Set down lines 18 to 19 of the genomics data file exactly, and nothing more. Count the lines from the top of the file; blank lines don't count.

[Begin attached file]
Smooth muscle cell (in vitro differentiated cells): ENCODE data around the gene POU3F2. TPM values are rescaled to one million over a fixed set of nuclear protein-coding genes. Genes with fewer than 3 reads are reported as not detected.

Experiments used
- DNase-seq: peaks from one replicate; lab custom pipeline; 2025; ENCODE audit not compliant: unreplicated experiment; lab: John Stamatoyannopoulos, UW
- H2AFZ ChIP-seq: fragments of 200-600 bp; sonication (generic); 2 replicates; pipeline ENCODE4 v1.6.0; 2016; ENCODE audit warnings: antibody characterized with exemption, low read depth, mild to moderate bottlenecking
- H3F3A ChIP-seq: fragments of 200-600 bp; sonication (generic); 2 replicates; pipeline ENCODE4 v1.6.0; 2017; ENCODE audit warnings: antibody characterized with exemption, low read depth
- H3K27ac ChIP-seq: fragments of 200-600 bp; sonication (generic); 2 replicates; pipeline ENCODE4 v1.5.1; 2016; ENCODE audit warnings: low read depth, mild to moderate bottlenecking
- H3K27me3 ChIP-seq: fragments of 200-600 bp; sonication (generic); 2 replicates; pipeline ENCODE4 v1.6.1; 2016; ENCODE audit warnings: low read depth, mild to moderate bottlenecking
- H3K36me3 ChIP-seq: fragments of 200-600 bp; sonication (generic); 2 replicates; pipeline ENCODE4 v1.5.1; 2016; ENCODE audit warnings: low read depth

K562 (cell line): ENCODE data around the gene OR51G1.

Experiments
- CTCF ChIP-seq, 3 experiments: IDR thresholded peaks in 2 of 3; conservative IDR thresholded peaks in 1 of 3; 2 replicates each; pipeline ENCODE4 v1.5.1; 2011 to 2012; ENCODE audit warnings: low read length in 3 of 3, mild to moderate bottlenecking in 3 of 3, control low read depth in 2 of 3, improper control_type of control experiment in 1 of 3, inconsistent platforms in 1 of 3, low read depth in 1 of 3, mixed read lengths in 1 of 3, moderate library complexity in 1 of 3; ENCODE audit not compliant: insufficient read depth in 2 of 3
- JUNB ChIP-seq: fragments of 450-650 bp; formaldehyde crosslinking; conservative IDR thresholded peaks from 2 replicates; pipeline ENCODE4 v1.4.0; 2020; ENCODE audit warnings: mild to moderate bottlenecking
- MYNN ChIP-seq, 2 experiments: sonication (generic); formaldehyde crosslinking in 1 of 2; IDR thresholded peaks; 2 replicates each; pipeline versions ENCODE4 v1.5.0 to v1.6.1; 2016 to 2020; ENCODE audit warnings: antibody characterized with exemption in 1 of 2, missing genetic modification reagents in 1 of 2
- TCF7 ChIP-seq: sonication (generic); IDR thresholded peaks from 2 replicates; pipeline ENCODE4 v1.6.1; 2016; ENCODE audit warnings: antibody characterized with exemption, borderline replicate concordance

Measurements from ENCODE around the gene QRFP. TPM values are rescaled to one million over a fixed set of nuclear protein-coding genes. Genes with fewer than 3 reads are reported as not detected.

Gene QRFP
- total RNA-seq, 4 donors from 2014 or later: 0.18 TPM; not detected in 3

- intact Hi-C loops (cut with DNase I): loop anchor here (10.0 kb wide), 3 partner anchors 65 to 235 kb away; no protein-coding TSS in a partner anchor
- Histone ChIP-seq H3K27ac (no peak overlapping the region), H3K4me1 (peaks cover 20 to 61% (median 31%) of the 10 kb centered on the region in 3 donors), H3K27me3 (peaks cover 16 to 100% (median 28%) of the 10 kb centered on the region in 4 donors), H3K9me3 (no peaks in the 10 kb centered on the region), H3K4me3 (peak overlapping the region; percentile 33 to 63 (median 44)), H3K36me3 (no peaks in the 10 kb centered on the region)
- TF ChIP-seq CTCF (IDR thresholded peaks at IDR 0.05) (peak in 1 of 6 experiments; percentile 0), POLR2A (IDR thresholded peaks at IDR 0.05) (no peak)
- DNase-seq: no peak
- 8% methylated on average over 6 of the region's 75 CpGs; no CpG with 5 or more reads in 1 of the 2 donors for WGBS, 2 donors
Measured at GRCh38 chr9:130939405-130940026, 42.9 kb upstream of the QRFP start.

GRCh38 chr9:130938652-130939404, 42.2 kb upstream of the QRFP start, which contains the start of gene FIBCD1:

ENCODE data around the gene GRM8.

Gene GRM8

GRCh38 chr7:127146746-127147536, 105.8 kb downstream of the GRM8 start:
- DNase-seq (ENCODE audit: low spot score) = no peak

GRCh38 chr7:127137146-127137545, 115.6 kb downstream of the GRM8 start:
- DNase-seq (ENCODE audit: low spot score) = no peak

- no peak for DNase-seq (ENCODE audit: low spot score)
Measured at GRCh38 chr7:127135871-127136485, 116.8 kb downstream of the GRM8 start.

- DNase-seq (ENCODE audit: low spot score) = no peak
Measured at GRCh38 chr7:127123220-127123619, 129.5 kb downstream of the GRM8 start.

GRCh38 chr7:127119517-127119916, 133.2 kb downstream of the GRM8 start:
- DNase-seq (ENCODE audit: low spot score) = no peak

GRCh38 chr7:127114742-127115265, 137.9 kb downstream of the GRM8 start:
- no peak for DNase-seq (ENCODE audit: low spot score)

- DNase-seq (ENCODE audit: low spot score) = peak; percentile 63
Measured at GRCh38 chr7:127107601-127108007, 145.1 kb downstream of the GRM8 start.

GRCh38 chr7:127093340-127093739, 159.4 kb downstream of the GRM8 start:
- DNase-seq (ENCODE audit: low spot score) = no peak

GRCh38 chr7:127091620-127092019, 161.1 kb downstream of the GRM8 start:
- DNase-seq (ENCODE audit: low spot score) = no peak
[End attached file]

- intact Hi-C loops (cut with DNase I): loop anchor here (10.0 kb wide), 3 partner anchors 65 to 235 kb away; no protein-coding TSS in a partner anchor
- Histone ChIP-seq H3K27ac (no peak overlapping the region), H3K4me1 (peaks cover 20 to 61% (median 31%) of the 10 kb centered on the region in 3 donors), H3K27me3 (peaks cover 16 to 100% (median 28%) of the 10 kb centered on the region in 4 donors), H3K9me3 (no peaks in the 10 kb centered on the region), H3K4me3 (peak overlapping the region; percentile 33 to 63 (median 44)), H3K36me3 (no peaks in the 10 kb centered on the region)